It’s the most wonderful time of year….until Fido eats everything on the table set up for the Christmas party or Fluffy Cat decided to swallow a pretty ribbon. The holidays are meant to be a time spent with family and friends and not at the veterinarian or veterinary emergency hospital. Here’s some things to avoid to keep your pets happy and healthy this holiday season.
Holiday bows, ribbons and wrapping paper – beautifully wrapped gifts are festive and fun, but make sure that they are kept out of reach of pets, especially after opening when a pretty ribbon could be easily swallowed and become an intestinal foreign body that might require surgery to remove.
Hanging ornaments – low-hanging ornaments are just begging to be played with. Make sure that what’s in reach for a cat or dog is shatterproof. If your kitty is a climber, consider anchoring your tree to a ceiling hook with invisible fishing line. Tinsel is pretty, but may not be appropriate for your tree with a curious cat or puppy.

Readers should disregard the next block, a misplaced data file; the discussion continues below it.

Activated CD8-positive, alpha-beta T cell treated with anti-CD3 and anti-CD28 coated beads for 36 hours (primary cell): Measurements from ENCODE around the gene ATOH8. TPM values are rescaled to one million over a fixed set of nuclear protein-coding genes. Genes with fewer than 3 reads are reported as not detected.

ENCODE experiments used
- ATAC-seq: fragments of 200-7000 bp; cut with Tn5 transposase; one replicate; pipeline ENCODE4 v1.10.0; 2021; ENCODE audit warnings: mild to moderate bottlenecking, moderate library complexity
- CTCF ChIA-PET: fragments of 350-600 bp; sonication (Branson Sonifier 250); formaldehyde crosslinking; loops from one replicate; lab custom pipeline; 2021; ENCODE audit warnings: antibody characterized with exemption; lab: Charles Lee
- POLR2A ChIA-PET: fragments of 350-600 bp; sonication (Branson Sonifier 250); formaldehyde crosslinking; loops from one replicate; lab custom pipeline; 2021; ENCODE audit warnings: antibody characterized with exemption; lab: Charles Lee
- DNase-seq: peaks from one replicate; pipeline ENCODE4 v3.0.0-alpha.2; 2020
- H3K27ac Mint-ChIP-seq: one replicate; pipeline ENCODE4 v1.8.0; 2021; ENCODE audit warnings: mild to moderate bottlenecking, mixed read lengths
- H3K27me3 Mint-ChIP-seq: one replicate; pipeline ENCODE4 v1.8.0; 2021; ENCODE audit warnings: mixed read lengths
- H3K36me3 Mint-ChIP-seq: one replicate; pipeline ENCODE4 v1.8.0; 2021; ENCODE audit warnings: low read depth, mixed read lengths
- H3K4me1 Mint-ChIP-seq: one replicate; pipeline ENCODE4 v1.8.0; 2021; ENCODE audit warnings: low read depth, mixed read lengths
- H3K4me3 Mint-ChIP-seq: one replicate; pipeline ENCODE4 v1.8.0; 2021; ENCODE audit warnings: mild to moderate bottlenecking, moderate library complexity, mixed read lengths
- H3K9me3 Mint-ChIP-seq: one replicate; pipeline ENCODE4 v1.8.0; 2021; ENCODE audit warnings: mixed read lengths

Candles – Never leave a lit candle unattended and in reach of pets. While the candle itself may not attract attention, it can easily be knocked over and lead to much more unpleasant problems.
Holiday foods – they are rich, fatty and yummy. And, if a pet overindulges intentionally as treats or stealthy by sneaking, those novel foods can cause digestive upset that leads to vomiting and/or diarrhea. Avoid bones as they can splinter as chewed and lead to oral and/or intestinal injuries.
Christmas Tree Water – additives are used routinely to help make a tree last longer, but the ingredients can definitely upset the digestive tract if consumed by a cat or a dog. Make sure the water reservoir cannot be accessed by pets.
Poisonous Plants – many common holiday plants, including mistletoe, pine tree needles, amaryllis lilies, red azaleas and paperwhites can be toxic to pets and lead to significant digestive irritation, especially those in the lily family which can lead to fatal toxicity. Keep all holiday plants out of reach to prevent nibbling. If any concerns about ingestion, call your veterinarian or the ASPCA Animal Poison Control Center (888-426-4435/fee for service).
Pets as Gifts – every companion animal deserves a good home and while it seems perfect as a Christmas present, this hectic time might not be the best time to add a new family member. According to the CATalyst Council, shelters nationwide report a uptick of new arrivals right after the holidays when people surrender the “gift pet” they may not have wanted.